Let’s take this a bit further: I ask about medication when I meet with a client, as does my evaluator. Imagine, though, that Back Pain Bobby has a prescription for and occasionally takes Vicodin, but only “as needed.” Assume that Bobby may not be the sharpest tool in the the shed, so when asked by some less experienced evaluator if he’s “on” any medication, and because he hasn’t used any Vicodin for a while, replies “no.” Fast forward to Bobby’s license hearing: the hearing officer asks if he’s ever used any prescription medicine within the last several years, and that’s when Bobby discloses his “as needed” Vicodin use.
Because none of this was disclosed on the evaluation, and because he didn’t have a proper letter from his doctor, Bobby’s appeal will be denied. A “proper” letter, for starters, would indicate that the treating physician knows Bobby is in recovery from a drinking problem, has no alternative way of treating Bobby’s pain flare-ups other than with Vicodin, and that he or she also checks to make sure Bobby isn’t abusing the medication by either getting refills too quickly or obtaining the drug elsewhere.
My evaluator will always make those kinds of inquiries, even without the added security of my substance abuse evaluation checklist. But my checklist will always be there, just in case. That’s what being thorough is all about.
At the end of the day, this all comes back to integrity. When a hearing officer reviews a substance use evaluation, he or she must believe that it is an accurate and comprehensive assessment of the person whose case is before them. It must appear to be honest on its face. The prognosis needs to be favorable (i.e., good), but nothing more, unless that’s clearly warranted. An evaluation of this caliber is always the product of collaborative effort between the lawyer and the evaluator, but also requires a client who is candid and forthright, as well. For all the things that can be right about an evaluation, the hearing officer’s job is to find anything wrong with it. My job is to make sure there isn’t anything wrong to be found,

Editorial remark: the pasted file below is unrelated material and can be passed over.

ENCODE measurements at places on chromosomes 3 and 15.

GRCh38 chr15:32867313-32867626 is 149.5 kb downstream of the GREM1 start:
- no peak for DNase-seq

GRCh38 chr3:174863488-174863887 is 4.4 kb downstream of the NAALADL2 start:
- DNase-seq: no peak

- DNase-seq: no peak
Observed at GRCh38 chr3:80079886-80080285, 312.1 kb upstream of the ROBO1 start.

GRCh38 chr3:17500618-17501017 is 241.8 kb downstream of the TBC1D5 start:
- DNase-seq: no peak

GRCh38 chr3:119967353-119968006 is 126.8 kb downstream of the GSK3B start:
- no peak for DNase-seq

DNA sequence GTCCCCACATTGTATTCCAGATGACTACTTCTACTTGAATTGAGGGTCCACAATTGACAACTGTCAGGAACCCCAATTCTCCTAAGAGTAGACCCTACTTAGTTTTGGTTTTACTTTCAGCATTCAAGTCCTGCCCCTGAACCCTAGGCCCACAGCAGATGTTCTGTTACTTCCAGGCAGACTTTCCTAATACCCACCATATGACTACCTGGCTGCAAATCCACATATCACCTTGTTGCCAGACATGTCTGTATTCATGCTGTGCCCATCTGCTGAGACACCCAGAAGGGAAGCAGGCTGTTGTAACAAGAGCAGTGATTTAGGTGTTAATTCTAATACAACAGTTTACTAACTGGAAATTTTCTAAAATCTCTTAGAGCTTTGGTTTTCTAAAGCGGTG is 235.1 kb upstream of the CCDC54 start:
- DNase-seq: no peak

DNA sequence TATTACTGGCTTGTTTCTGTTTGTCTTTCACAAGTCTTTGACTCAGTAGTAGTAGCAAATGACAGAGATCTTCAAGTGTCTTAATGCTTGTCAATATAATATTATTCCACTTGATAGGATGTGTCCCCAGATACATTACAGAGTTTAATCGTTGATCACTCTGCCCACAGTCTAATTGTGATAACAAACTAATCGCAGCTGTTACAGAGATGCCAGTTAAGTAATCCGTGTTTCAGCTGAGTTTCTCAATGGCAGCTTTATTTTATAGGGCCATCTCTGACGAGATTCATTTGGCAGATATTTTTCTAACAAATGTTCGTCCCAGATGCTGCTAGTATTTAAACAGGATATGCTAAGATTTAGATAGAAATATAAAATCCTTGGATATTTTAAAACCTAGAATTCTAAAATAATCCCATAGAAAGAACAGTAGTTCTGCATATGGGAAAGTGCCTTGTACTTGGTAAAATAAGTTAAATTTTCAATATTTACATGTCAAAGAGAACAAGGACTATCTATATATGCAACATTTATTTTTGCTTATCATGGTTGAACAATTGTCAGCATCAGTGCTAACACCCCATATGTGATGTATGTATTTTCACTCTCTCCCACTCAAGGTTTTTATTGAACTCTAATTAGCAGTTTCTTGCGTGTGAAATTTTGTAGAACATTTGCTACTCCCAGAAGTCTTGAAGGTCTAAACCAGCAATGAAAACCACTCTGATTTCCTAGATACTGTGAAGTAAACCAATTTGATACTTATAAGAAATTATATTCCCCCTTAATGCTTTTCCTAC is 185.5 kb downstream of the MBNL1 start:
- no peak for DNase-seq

As with most aspects of the license appeal process, there is, of course, more to the story than we’ve been able to cover here. I have examined many other facets of the evaluation and the evaluator in some of my other driver’s license restoration articles on this blog. I’d direct the reader to explore there. The evaluation is just one part of the license appeal process, and all these parts work together. An evaluation is meaningless without a sober client, but even someone with long-term sobriety and a great evaluation will be denied without proper letters of support, or not having been thoroughly prepared for his or her actual appeal hearing.
The main point I want to make in this piece is that the evaluation is complex and important. This is not the kind of thing where some lawyer can just tell a client to go out and get one done, or merely provide a list of names and numbers and leave the client to it. Believe me, I have enough work to keep me busy long after I’m dead, so if I didn’t think it was necessary to meet with every new client for about 3 hours before he or she is directed to have the evaluation completed by _my_ evaluator, I could easily do something else with my time. However, I often point out that there are no shortcuts to doing things right. When all is said and done, every case I take is guaranteed to win, and I make my living winning these cases the first time around, not having to do “warranty work.”
If you need to win back your Michigan driver’s license or obtain a clearance of Michigan’s hold on your driving record, I can do that, guaranteed. You should be a good consumer, do your homework, and read around. When you’re ready to get things underway, start asking questions. All of my consultations are done over the phone, right when you call, and we can be reached Monday through Friday, from 8:30 a.m. until 5:00 p.m., at 586-465-1980 (EST). We’re here to help.